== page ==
Amazon Alexa: Device compatibility, how-tos and much more

The online mega-retailer's voice-powered virtual assistant keeps on getting smarter and more capable. Here's how you can put her to work.

Chris Monroe/CNET

If you're a regular here on CNET, you might have noticed something:

We spend an awful lot of time talking about Alexa.

It's not without good reason. In the less than two years since she debuted as the artificial intelligence housed within the Amazon Echo smart speaker, Amazon's voice-activated virtual assistant has seen her popularity -- and her prominence -- skyrocket. The Echo is one of Amazon's top-selling gadgets, a frequent sellout, and 2015's most impressive piece of technology, per CNET's own Dan Ackerman. Alexa doesn't show any signs of slowing down in 2016, either. Demand for the upcoming Amazon Echo Dot is so high that deliveries are already backed up several months.

The list of everything that Alexa can do is growing rapidly, too, thanks in part to Amazon's open approach to the software that powers her. She's become such a capable in-home assistant that we've made the Echo a centerpiece (if not the centerpiece) of the CNET Smart Home, the living lab where we test out the modern connected living space.

In short, we think Alexa is a pretty big deal. If you want to know more about her, you've come to the right place.

What is Alexa, and how does she work?

Alexa is a "virtual assistant," which isn't a new concept in tech. Chances are you're already familiar with Siri, Cortana, Google Now or Watson -- or with any of the countless fictional virtual assistants we've seen portrayed in the last half century or so's worth of sci-fi flicks.

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There's an array of microphones around the top of the Amazon Echo that can hear you even if you're across the room.

Sarah Tew/CNET

Alexa and other real-life virtual assistants aren't as smart as Ironman's Jarvis (or as frightening as HAL 9000 in "2001: A Space Odyssey"), but their intended function is largely the same -- voice-activated computing powered by artificial intelligence. Ask a question, get an answer. Give a command, get results.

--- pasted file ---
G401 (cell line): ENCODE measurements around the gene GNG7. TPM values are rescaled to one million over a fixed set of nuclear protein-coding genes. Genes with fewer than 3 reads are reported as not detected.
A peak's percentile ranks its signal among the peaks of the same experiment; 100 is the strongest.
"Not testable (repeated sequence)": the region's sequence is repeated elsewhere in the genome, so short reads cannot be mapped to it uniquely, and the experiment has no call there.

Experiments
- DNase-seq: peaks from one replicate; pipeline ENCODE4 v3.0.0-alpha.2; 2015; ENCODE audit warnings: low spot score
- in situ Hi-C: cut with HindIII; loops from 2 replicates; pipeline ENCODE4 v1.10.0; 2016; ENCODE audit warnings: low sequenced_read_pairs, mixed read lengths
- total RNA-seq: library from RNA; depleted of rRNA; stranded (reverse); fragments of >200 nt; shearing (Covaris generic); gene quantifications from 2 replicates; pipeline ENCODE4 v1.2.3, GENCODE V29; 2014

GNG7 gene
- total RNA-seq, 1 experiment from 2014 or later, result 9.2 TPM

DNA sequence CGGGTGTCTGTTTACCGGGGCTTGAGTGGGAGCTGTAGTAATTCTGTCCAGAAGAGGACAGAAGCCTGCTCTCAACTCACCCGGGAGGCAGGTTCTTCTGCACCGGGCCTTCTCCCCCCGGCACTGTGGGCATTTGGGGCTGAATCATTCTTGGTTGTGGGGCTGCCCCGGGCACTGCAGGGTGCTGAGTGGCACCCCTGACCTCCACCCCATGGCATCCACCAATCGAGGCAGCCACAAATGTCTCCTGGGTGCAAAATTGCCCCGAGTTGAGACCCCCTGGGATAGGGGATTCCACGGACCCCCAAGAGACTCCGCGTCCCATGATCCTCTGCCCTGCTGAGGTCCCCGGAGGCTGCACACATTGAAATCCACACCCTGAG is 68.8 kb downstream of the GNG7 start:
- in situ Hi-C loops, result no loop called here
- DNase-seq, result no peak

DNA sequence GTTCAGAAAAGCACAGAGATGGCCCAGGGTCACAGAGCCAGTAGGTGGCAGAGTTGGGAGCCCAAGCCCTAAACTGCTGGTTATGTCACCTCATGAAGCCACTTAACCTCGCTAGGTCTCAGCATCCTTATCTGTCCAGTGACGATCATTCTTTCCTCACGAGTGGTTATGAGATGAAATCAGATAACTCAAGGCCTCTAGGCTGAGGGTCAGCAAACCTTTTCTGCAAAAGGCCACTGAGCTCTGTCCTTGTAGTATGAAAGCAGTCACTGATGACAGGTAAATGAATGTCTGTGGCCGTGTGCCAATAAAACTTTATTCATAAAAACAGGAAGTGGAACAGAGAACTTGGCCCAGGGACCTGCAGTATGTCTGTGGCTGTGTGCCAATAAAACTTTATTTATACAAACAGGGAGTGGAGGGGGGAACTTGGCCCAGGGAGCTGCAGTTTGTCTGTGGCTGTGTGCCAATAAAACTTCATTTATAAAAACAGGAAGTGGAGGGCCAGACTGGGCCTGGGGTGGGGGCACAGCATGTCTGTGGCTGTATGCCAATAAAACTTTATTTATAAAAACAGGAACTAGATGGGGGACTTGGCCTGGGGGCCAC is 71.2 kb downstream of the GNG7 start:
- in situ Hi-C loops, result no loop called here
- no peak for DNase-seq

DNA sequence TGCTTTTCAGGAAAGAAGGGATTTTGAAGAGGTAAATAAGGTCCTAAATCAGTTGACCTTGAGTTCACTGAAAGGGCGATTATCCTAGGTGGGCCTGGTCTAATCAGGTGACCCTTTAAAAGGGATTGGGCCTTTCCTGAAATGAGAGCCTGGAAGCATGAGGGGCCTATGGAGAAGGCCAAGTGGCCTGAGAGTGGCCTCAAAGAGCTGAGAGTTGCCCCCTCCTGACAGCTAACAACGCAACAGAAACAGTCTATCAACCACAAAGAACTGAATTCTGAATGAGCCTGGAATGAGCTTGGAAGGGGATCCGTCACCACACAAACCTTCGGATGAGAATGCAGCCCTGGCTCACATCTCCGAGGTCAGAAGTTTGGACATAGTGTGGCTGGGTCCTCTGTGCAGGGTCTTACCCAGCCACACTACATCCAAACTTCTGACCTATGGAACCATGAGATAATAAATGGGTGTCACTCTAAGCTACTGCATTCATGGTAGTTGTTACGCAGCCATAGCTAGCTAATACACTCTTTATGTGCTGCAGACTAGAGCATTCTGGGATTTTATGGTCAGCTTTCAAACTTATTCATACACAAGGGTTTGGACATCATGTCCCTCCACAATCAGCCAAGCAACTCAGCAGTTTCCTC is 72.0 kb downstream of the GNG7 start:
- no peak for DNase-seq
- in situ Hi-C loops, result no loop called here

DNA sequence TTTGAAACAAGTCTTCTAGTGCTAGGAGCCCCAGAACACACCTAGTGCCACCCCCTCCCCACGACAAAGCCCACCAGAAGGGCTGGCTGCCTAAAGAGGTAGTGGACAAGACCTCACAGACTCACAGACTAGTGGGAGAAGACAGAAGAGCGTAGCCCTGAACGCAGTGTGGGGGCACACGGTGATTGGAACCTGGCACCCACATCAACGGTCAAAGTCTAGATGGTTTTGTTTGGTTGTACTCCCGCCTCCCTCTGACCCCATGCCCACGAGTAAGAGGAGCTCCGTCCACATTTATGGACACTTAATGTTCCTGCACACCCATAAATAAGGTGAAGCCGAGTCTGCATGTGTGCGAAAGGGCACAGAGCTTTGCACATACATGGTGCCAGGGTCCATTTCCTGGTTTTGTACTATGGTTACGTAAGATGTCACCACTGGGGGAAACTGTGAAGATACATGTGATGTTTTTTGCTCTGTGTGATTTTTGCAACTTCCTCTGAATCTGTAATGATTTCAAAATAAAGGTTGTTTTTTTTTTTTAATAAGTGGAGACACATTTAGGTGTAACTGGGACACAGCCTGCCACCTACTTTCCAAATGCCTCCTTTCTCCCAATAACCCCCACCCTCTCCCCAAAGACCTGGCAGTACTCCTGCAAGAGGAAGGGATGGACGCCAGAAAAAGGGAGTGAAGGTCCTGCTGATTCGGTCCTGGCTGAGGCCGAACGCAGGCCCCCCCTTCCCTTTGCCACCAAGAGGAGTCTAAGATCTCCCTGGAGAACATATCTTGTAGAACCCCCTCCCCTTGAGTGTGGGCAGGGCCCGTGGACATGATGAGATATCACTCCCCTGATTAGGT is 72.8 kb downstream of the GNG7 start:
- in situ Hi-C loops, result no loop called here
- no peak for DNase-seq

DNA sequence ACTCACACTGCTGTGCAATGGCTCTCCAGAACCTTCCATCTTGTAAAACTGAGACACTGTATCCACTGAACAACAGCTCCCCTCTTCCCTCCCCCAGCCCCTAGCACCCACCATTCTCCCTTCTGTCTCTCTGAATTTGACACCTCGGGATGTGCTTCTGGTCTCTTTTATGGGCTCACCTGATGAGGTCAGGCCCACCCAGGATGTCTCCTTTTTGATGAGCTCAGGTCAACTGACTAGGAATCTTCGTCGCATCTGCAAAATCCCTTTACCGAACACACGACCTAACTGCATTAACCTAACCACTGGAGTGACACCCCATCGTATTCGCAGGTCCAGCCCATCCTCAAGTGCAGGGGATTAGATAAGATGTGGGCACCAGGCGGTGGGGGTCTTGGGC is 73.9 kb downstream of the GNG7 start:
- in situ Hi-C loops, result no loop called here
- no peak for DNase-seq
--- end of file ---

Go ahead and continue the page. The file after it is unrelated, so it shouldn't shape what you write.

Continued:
Still, Alexa manages to set herself apart. Unlike mobile-based virtual assistants like Siri, Alexa is centralized within dedicated, in-home Amazon devices -- most notably the Amazon Echo, an always-on, always-listening Internet-connected speaker. To use Alexa, you just say her name (or "Amazon" or "Echo," your other two "wake word" options) then ask a question or give a command.

The Echo's far-field microphones can hear you even if you're across the room, and once they hear you say the wake word, Echo will send the audio of your question or command up to the cloud. From there, Amazon's servers will figure out what you want and how Alexa should respond.

Other Amazon devices -- namely the Amazon Tap and Amazon Fire TV voice remote -- require you to press a button in order to wake Alexa up. This is because those devices aren't hardwired like the Echo. Listening for a wake word 24/7 is a major battery drain.

What can Alexa do?

While she can't do everything, Alexa still has an awful lot of tricks up her sleeve. Here's the basic rundown.

  • Stream music: Ask Alexa to play a song, artist, album, playlist or genre, and she'll stream it from the Amazon Prime Music Library. She'll also work with services such as Pandora and Spotify, as well as Internet radio services such as iHeartRadio and TuneIn.
  • Read the headlines: Aside from streaming your local NPR or ESPN affiliate over the Internet, Alexa can curate a "flash briefing" of headlines and audio clips from the news outlets of your choice on the topics you care about. Just ask her for the news.
  • Keep tabs on traffic and the weather: Alexa will happily read off the forecast, or let you know if there's an accident jamming up your morning commute.
  • Set timers and alarms: You can tell Alexa to wake you up every weekday morning at 7 a.m. or tell her to set a kitchen timer.
  • Control your smart home: Alexa features native compatibility for Philips Hue and Lifx smart bulbs, Belkin WeMo smart switches, connected thermostats such as the Ecobee3 and the Emerson Sensi, and the Wink, Insteon and SmartThings connected home platforms. Pair her up with your devices, and you'll be able to ask her to turn things on and off.
  • Answer your questions: Alexa can look up basic facts, solve math problems, make conversions, or even tell you a joke. She's also well-versed in movie references and loaded with Easter eggs.